Best Student Loans for Both Students and Parents

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Updated on Wednesday, June 8, 2016

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Navigating the world of student loans can be daunting. Not only are there several criteria you should evaluate before you sign on the dotted line, but there are also different options available to you depending on where you are on your life’s journey.

Today we’ll walk through some of the best options out there depending on your current circumstances.

Students About to Enter School

Before you apply to school, you should fill out and submit your FAFSA. It’s the best way to get your hands on grant money, work-study opportunities and federal student loans. Before taking out any student loans, you should talk to your school about any additional financial aid packages it may provide including scholarships and grants, both of which you never have to pay back.

After you’ve exhausted all the avenues for money, you can start to consider student loans. Federal student loans are widely considered the best option as they provide opportunities like deferment, income-driven repayment and, in some cases, forgiveness or cancellation. With all of these advantages, you should max out all of your Federal student loan options prior to looking at private student loans.

Criteria for Private Student Loans

If you’ve gotten all you can from grants, scholarships, work-study and Federal loans and still don’t have enough to cover the cost of college, you may want to look into private student loans. Before taking out a loan you’ll want to evaluate:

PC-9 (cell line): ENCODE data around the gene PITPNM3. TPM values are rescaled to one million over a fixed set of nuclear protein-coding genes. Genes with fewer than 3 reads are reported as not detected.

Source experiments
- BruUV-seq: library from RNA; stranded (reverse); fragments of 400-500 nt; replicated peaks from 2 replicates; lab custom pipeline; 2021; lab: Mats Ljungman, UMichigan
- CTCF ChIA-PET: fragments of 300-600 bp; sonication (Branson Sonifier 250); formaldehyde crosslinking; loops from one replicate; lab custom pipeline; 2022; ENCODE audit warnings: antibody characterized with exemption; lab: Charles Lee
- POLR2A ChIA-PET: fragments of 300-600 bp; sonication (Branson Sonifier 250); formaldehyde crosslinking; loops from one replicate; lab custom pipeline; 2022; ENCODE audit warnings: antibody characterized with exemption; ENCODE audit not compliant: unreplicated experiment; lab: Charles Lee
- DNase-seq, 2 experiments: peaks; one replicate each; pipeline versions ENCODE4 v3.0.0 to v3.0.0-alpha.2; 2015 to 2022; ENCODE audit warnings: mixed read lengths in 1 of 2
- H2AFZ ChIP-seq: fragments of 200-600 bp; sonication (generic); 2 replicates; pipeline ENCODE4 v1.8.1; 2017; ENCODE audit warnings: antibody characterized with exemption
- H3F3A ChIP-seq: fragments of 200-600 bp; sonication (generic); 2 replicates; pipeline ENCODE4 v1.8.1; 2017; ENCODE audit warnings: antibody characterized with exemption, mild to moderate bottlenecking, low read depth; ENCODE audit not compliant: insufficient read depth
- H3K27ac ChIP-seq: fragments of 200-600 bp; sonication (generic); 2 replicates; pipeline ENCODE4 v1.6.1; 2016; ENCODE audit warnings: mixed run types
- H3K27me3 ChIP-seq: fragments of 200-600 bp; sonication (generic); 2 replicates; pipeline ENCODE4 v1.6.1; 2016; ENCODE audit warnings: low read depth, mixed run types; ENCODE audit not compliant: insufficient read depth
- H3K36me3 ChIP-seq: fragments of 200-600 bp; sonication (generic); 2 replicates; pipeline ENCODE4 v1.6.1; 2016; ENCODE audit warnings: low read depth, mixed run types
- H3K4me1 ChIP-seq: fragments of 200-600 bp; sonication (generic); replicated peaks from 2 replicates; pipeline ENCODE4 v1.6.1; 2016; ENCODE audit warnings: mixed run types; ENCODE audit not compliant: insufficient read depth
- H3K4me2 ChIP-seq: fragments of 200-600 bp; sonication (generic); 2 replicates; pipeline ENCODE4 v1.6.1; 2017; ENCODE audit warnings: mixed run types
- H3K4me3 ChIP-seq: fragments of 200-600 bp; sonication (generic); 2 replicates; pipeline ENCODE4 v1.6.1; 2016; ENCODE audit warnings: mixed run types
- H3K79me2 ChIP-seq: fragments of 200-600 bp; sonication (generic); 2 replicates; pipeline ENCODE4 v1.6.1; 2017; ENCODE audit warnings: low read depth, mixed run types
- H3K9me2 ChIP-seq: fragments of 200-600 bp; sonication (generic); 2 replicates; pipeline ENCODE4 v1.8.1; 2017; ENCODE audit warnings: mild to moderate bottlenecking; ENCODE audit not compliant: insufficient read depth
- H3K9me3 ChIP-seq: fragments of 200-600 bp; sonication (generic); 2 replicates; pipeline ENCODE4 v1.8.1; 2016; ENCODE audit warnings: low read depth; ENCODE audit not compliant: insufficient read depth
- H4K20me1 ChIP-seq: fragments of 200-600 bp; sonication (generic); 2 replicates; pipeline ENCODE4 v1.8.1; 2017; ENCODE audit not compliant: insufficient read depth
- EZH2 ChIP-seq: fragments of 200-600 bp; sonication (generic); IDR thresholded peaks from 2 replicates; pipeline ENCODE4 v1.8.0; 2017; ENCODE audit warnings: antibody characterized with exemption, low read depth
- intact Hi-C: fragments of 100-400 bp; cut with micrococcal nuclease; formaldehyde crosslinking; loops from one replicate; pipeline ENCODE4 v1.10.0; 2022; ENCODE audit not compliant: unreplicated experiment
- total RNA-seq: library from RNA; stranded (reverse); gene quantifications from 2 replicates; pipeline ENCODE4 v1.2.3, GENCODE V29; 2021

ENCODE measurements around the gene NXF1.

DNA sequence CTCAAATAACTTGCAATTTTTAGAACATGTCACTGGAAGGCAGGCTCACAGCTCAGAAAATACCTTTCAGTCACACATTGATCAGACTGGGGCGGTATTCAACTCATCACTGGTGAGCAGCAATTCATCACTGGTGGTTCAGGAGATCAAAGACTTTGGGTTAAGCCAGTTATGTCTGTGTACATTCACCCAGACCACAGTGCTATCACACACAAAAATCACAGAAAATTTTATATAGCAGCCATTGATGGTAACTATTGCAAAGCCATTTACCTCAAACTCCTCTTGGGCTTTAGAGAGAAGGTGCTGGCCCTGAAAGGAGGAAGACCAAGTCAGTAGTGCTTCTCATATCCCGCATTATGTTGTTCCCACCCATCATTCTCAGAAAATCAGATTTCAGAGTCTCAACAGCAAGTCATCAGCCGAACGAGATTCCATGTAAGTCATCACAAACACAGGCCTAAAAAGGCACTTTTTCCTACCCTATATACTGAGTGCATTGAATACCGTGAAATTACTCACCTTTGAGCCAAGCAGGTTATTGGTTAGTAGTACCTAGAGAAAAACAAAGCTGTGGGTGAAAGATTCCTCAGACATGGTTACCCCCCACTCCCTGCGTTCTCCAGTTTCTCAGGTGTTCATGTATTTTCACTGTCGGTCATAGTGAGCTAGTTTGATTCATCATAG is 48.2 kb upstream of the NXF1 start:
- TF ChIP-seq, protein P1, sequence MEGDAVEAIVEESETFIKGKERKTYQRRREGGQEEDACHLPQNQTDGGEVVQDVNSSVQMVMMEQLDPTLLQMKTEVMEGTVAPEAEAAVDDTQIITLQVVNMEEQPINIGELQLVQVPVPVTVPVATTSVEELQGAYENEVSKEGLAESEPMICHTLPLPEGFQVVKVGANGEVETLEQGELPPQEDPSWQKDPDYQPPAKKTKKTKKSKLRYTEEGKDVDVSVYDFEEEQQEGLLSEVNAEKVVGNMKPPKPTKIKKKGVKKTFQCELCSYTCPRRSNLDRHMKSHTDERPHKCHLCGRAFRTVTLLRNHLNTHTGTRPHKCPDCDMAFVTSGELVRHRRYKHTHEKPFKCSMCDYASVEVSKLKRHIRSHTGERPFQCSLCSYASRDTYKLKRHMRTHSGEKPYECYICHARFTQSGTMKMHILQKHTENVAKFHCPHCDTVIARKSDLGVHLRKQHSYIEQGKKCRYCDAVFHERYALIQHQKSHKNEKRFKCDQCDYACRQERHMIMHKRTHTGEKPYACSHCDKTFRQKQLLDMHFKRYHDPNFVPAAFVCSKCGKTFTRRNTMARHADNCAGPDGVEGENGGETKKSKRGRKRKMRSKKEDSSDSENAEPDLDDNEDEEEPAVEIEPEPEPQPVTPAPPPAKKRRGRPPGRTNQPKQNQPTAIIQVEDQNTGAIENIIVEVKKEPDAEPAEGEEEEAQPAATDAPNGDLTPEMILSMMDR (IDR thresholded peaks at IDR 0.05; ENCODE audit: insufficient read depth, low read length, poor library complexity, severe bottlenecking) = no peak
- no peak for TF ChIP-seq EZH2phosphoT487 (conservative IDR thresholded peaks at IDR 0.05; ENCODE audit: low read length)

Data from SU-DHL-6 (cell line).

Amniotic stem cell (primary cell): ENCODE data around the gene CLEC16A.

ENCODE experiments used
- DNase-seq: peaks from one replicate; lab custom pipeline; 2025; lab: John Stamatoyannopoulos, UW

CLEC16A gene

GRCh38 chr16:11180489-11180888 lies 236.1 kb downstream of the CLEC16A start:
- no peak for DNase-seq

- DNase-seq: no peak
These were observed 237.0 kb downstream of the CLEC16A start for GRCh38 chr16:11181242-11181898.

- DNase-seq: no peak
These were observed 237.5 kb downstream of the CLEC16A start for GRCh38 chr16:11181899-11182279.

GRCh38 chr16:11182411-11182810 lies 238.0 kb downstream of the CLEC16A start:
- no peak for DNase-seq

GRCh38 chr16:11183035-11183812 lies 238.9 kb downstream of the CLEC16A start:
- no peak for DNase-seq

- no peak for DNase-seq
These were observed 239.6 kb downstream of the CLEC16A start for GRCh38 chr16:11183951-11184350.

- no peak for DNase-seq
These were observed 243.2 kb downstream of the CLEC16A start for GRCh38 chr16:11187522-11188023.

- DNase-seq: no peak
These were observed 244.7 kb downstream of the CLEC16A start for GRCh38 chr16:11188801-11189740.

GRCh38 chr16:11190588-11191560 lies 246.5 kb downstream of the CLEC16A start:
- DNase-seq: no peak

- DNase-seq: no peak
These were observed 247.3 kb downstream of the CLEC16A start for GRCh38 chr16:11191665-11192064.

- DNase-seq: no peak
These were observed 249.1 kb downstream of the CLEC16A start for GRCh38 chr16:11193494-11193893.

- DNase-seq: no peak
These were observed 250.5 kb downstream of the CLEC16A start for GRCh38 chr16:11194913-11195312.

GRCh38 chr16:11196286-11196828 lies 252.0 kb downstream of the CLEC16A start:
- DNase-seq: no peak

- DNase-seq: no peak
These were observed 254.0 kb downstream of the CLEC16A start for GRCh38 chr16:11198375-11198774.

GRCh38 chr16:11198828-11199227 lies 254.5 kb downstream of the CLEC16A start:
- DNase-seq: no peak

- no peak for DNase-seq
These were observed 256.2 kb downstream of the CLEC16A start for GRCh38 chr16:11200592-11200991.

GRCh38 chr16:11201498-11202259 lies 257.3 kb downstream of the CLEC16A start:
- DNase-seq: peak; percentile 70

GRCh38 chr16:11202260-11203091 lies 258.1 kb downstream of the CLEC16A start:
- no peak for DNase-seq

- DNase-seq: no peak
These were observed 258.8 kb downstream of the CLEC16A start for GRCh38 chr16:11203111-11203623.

• Interest Rates
  • Upfront Fees
  • Grace Periods/Interim Periods
  • Repayment Assistance Options

You do want to shop for the lowest possible interest rates and avoid any loans that require fees aside from late fees for late payments, but be sure to recognize the value in the other criteria, too.

Grace Periods

Grace periods, sometimes referred to as interim periods, give you some time between graduating school and making your first payment. This gives you time to locate and secure employment. The grace period typically also starts if you drop below half-time enrollment in school. Keep in mind that interest is likely to still accrue during the grace period, so it’s wise to consider making interest-only payments during this time period.

Our favorite pick for student loans with a grace period? Discover. Discover Student Loans have a six-month grace period for undergraduate degrees and a nine-month grace period for professional degrees. If you drop below half-time, you’ll have a six-month grace period, too.

Discover Student Loans tick many of the other boxes, as well, including:

  • Competitive interest rates.
  • Zero fees (not even late fees.)
  • Flexible repayment options.
  • Repayment assistance in the form of deferment, extended grace periods and forbearance.

Explore more top picks for private student loans with grace periods

Repayment Assistance Options

Many private student loan providers are starting to offer options akin to Federal programs. Typically, these repayment assistance options will provide opportunities for forbearance and deferment, though you should read all the fine print carefully on your individual loan offer; the terminology will not necessarily carry the same meaning for private student loans as they do for federal student loans.